Regional cerebral blood flow in familial hypercholesterolemia.
Although epidemiologic investigations are trying to clarify the role of plasma lipid concentrations (primarily cholesterol and its subfractions) as risk factors for both ischemic and hemorrhagic stroke, little information is available regarding the effect of sustained hypercholesterolemia on cerebral perfusion.
Regional cerebral blood flow (CBF) was measured by the 133Xe inhalation method in 25 heterozygous patients (four untreated) affected with familial hypercholesterolemia. In 15 patients regional CBF was repeated 20 minutes after intravenous administration of acetazolamide (10 mg/kg body wt) to evaluate cerebrovascular reactivity. Correlations among cerebral perfusion data, present or pretreatment plasma lipid concentrations, and certain other clinical features were assessed by ANOVA.
Both basal regional CBF and cerebrovascular reactivity were normal in the vast majority of patients compared with age- and sex-matched normal control subjects. CBF was significantly dependent on pretreatment low-density lipoprotein cholesterol (LDL-C) concentration (P = .005) and the presence of symptomatic ischemic heart disease (P = .015). CBF was only slightly dependent on age (P = .05) and was not dependent on either lipoprotein(a) or present LDL-C concentration. CBF did not differ between treated and untreated patients, and the perfusional increase induced by acetazolamide was not related to any other variable.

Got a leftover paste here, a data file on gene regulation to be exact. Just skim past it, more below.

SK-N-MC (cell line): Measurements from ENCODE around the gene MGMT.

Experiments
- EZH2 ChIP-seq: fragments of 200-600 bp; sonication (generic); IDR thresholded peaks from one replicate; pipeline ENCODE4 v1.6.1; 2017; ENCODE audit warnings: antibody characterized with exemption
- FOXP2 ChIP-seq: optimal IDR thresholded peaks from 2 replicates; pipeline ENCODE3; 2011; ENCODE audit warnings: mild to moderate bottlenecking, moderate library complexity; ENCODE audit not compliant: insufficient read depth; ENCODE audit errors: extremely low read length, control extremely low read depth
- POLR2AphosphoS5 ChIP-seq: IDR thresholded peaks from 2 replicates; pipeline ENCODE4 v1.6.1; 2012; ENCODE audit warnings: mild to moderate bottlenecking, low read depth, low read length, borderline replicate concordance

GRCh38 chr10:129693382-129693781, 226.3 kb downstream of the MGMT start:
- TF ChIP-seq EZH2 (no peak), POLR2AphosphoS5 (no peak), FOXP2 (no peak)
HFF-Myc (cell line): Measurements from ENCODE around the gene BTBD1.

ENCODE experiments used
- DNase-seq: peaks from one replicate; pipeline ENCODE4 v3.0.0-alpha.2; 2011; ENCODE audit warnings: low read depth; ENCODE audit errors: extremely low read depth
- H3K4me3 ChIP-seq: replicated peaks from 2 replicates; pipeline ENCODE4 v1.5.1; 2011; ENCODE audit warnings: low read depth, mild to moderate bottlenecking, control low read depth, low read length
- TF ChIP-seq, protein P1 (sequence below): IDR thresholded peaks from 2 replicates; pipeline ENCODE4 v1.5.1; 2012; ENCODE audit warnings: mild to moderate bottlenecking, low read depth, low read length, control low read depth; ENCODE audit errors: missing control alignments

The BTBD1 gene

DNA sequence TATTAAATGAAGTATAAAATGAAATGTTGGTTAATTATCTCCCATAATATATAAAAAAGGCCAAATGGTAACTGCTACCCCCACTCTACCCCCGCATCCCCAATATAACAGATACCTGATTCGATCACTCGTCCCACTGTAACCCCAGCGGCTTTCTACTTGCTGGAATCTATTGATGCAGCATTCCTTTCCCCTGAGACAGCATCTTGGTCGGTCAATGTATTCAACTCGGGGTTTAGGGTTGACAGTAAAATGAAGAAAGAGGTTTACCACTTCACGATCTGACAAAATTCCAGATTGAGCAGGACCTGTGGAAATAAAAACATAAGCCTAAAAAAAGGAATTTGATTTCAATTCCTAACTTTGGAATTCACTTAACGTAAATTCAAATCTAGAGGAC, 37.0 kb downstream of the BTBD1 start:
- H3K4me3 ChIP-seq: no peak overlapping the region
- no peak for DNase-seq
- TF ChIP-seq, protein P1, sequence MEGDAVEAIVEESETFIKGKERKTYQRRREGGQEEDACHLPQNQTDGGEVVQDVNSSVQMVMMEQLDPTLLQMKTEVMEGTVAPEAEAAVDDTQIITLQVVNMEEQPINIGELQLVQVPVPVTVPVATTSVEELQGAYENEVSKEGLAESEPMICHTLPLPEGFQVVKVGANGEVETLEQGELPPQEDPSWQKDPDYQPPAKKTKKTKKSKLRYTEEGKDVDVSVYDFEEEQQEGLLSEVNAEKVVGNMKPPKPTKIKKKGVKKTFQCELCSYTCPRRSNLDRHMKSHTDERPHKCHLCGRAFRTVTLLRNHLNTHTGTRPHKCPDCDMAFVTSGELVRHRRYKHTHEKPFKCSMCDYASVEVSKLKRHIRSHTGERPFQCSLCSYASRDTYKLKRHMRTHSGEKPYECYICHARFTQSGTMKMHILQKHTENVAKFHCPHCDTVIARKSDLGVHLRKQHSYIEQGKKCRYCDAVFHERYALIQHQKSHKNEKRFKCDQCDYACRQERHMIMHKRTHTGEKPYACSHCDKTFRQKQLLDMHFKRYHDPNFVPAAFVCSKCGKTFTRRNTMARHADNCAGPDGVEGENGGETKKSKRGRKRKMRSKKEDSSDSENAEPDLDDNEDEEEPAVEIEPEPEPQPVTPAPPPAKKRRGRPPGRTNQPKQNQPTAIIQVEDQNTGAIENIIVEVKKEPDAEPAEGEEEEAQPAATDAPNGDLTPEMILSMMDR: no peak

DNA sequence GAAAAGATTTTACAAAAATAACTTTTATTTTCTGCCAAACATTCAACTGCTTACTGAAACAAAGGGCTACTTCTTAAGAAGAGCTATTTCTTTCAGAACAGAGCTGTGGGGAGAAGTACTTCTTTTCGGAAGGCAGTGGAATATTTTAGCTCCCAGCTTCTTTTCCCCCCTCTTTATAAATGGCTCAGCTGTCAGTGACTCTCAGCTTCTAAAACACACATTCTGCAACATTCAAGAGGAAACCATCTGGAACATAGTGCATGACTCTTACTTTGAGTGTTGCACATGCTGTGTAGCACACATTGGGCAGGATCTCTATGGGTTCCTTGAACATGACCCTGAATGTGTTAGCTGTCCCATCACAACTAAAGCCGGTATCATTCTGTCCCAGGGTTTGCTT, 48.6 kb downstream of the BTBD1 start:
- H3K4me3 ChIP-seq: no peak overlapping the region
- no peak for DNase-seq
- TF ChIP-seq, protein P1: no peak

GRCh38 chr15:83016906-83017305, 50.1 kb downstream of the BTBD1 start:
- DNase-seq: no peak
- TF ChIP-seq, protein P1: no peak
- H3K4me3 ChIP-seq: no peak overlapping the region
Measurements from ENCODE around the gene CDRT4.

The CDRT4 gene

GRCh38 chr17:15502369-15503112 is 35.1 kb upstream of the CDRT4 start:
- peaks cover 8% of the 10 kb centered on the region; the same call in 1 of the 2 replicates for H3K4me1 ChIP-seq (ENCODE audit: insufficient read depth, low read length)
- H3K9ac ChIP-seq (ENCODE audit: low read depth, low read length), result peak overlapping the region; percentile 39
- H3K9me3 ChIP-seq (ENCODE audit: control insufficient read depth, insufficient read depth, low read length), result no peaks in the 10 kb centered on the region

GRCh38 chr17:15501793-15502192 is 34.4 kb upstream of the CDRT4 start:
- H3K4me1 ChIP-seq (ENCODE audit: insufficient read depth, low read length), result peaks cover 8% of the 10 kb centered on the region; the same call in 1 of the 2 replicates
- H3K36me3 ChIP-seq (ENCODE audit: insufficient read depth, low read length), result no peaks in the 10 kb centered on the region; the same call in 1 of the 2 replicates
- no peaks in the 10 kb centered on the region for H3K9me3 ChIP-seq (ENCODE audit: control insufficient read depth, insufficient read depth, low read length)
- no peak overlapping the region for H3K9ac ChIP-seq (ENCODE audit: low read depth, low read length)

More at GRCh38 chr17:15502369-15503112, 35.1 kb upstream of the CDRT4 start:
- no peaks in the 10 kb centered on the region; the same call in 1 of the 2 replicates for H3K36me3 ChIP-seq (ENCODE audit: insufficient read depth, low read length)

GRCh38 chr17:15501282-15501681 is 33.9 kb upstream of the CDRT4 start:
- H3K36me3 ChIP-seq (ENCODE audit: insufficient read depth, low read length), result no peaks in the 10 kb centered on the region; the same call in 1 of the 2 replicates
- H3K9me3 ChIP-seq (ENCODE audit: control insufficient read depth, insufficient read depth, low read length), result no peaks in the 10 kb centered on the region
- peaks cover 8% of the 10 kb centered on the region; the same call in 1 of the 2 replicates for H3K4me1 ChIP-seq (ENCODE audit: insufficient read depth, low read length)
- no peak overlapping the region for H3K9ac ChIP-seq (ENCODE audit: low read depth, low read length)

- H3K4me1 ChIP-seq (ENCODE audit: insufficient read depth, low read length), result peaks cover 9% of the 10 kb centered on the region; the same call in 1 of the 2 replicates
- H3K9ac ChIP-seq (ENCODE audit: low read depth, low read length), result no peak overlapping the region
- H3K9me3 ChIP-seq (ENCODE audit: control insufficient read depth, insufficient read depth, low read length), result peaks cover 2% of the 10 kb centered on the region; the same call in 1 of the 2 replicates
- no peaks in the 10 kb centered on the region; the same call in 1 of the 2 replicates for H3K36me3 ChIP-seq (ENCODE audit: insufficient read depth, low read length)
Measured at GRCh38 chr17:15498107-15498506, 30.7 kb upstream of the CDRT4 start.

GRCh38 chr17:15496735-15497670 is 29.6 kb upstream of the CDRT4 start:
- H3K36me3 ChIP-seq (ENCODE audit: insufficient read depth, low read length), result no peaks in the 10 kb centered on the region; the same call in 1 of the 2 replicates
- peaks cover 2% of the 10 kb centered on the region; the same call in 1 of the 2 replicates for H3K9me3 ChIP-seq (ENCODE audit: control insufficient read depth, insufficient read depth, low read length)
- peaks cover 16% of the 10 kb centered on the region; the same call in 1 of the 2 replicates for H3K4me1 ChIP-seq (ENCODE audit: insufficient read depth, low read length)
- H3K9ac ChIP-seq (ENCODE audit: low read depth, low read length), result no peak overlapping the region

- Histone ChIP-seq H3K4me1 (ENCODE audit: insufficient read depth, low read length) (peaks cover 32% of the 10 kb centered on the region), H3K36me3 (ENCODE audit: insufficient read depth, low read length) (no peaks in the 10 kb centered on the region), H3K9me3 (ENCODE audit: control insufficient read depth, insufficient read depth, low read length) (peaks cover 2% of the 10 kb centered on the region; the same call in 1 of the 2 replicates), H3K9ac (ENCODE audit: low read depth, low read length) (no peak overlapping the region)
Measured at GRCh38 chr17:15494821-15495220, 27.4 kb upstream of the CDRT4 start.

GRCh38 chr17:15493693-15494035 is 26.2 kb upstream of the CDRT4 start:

Cerebral perfusion and cerebrovascular reactivity were maintained within the normal range despite long-lasting, severe hypercholesterolemia, even if a somewhat lower CBF was found in those patients with the highest LDL-C pretreatment levels. These results are in accord with the epidemiologic data that implicate hypercholesterolemia as a minor risk factor, if a risk factor at all, for intracranial atherosclerosis and ischemic stroke.
- Copyright © 1994 by American Heart Association